As a practitioner of leadership development, I am increasingly concerned that deep experiential learning is reserved for a small minority, typically high-potential or senior leaders. Rather than hoard these practices for the few, why not ensure everyone is equipped for the ever more complex world in which we live?
Over recent years, concepts like Carol Dweck’s Growth Mindset and Learning Agility have come of age, yet the opportunity to experience rich, immersive learning that stretches us outside our comfort zone eludes many. In fact, it wasn’t until I was in my 40’s that I participated in such an opportunity, T-Groups hosted by NTL. Since that pivotal experience, I routinely invest in my own development by participating in similar cohort experiences, all designed to increase self-awareness and emotional intelligence through the lens of human interaction, which is at risk of becoming a dying art.
How could experiential learning support leadership development earlier in life?
I played with this hypothesis over the last couple of years, thanks to the work of Dr. Peter Cohen of Wichita State University. I met Dr. Cohen when I learned to teach case-in-point, a methodology that creates heat experiences and awareness of adaptive leadership. As adjunct faculty on his ground-breaking approach, I’ve equipped college students with life and leadership skills as they transition to the workplace.
The results are powerful. A group of unrelated 20-something students comes together to learn new skills to express themselves and reach out to others for support, while smashing social barriers and increasing inclusion.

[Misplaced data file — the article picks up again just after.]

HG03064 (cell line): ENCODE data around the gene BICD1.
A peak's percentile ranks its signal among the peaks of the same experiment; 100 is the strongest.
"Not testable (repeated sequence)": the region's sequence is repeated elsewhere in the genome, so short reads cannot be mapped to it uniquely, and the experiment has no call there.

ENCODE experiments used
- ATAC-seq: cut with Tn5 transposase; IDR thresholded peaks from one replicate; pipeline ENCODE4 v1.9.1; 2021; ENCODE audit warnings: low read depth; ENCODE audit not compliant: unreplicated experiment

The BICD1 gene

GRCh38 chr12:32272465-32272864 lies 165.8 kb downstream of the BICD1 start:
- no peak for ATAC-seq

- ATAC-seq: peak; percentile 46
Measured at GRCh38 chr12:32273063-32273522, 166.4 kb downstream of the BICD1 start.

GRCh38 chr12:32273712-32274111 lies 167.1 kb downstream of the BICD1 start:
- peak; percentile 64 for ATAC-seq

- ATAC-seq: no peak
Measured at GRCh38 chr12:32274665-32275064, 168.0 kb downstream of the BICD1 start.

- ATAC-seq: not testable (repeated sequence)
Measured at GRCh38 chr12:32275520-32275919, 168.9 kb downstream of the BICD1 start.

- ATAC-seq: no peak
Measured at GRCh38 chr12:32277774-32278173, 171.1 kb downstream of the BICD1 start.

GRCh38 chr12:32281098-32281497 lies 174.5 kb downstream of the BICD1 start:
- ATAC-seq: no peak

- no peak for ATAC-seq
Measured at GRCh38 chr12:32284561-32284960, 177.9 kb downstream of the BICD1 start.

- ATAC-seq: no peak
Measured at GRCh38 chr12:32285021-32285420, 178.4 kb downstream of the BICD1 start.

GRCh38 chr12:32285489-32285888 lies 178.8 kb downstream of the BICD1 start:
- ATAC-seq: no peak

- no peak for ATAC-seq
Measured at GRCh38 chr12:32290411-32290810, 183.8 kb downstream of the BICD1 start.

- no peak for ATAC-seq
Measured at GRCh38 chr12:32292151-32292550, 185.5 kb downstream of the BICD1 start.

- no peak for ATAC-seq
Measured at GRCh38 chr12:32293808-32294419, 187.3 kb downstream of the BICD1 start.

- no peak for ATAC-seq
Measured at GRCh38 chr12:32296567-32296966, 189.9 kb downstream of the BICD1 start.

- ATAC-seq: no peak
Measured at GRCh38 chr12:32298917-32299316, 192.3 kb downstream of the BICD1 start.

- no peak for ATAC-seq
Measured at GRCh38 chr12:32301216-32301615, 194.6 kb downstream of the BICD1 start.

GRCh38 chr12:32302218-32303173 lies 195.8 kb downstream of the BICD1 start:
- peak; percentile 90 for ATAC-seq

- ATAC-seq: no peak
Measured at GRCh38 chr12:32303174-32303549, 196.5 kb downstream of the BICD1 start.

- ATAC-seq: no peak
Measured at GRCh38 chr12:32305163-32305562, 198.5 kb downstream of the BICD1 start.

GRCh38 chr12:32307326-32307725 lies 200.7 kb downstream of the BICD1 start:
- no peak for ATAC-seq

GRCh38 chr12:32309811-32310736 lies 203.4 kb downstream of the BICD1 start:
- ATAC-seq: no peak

Students say, “This class changed my life. I became more open-minded, experimental, driven, and connected with myself and the world around me.” Or, “I feel fifty pounds lighter. I don’t need to carry so much weight on my shoulders. I recommend this class to every student I know. It was an inspiration.” Finally, we witness the link to cultivating a growth mindset: “This class transformed my entire thought process.”
This new generation recommends this class to all their peers, but our systems today don’t accommodate that. This type of skill-building increases social connection and counteracts depression, at a time when we face increased loneliness and isolation. The sense of belonging fostered by these sessions is something this generation (and arguably others) crave.
Why wait? Why not share experiential learning with our young people? Why not provide these foundational learning opportunities now?
What is the formula?
The course at Wichita State University is an optional pre-session elective and is aptly named Leadership and Self in Society. Students examine factors influencing the effectiveness of individuals leading change, including values, conflict and power. They also reflect on their own leadership development and work in teams to recommend strategies for change in a project they are working on in a community or organization setting. They learn to embrace adaptive challenges and create conditions to practice leadership in real time.
Learning outcomes include designing experiments, using yourself and your peers to continually increase knowledge about leadership. We emphasize cases that emerge in the room to surface a point of learning centered on four leadership competencies:
- Manage Self
- Diagnose the Situation
- Intervene Skillfully
- Energize Others
These competencies are elegant in their simplicity and general applicability. They are expanded upon in Your Leadership Edge, by the Kansas Leadership Center, which also offers certification for case-in-point, a heat raising intervention tool.
A limited number of schools feature this type of experiential learning engagement. One is Stanford, which offers a variation on NTL’s T-Group, called “Touchy-Feely”—one of the most popular classes on campus. For more on their offering see the guest article this month.
Not only universities and colleges are charged with offering this impactful learning. Corporations and non-profits alike could support the early-in-career hires’ transition into society, so we have all the leaders we can muster to tackle the increasing challenges we face in society and on the planet.
Anita is the founder and CEO of Sage Ways. Connect with Anita to learn more about experiential learning and how it can benefit your organization.